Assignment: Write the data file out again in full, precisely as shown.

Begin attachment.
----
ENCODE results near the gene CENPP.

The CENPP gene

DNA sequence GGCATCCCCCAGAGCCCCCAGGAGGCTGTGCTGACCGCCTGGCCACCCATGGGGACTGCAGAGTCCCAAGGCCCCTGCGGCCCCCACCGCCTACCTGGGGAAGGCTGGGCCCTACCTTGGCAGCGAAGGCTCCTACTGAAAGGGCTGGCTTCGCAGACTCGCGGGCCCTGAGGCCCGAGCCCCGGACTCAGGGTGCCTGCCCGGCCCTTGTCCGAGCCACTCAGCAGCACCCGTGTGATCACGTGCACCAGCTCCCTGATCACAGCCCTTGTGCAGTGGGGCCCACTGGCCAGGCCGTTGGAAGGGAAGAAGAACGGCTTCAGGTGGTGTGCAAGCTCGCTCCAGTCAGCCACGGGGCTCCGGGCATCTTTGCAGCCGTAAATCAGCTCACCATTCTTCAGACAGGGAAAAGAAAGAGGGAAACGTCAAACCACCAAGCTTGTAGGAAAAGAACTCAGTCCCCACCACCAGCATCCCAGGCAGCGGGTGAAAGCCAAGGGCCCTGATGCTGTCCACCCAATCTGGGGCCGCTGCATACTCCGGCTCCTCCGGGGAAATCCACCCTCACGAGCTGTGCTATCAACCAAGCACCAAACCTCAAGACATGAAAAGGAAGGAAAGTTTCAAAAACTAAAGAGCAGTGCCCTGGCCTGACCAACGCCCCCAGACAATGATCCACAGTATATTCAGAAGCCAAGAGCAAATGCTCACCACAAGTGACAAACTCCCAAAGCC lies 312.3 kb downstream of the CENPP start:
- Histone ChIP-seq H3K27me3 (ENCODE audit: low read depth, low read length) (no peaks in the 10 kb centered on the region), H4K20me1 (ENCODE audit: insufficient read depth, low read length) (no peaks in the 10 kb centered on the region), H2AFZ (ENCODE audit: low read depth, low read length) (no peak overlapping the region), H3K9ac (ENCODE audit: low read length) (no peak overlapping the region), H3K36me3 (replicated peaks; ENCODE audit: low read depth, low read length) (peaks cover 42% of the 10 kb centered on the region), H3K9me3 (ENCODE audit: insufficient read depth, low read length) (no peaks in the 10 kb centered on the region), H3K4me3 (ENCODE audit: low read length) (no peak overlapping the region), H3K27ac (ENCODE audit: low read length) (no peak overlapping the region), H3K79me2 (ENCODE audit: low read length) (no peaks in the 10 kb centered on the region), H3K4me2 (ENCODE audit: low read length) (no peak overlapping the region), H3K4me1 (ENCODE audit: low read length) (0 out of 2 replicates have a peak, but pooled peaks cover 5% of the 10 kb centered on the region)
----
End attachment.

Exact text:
ENCODE results near the gene CENPP.

The CENPP gene

DNA sequence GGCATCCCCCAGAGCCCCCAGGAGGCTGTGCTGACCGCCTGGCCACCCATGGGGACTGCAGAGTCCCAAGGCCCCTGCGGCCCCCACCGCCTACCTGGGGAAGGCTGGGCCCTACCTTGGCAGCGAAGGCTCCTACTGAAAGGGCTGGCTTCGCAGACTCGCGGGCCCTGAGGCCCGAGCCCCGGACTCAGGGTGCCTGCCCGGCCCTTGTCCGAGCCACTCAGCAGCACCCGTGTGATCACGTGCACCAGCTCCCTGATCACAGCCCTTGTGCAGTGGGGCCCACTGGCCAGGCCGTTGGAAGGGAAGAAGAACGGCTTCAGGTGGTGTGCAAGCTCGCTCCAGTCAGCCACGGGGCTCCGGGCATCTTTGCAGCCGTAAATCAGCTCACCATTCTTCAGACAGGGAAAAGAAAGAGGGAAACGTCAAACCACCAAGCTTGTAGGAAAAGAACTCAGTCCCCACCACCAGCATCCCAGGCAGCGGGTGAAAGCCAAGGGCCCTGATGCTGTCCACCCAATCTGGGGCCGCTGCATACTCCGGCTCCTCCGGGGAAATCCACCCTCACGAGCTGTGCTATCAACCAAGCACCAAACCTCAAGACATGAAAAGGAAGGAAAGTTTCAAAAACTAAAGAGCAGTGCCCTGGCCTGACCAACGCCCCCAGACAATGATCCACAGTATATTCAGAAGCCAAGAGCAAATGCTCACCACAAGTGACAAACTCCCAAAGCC lies 312.3 kb downstream of the CENPP start:
- Histone ChIP-seq H3K27me3 (ENCODE audit: low read depth, low read length) (no peaks in the 10 kb centered on the region), H4K20me1 (ENCODE audit: insufficient read depth, low read length) (no peaks in the 10 kb centered on the region), H2AFZ (ENCODE audit: low read depth, low read length) (no peak overlapping the region), H3K9ac (ENCODE audit: low read length) (no peak overlapping the region), H3K36me3 (replicated peaks; ENCODE audit: low read depth, low read length) (peaks cover 42% of the 10 kb centered on the region), H3K9me3 (ENCODE audit: insufficient read depth, low read length) (no peaks in the 10 kb centered on the region), H3K4me3 (ENCODE audit: low read length) (no peak overlapping the region), H3K27ac (ENCODE audit: low read length) (no peak overlapping the region), H3K79me2 (ENCODE audit: low read length) (no peaks in the 10 kb centered on the region), H3K4me2 (ENCODE audit: low read length) (no peak overlapping the region), H3K4me1 (ENCODE audit: low read length) (0 out of 2 replicates have a peak, but pooled peaks cover 5% of the 10 kb centered on the region)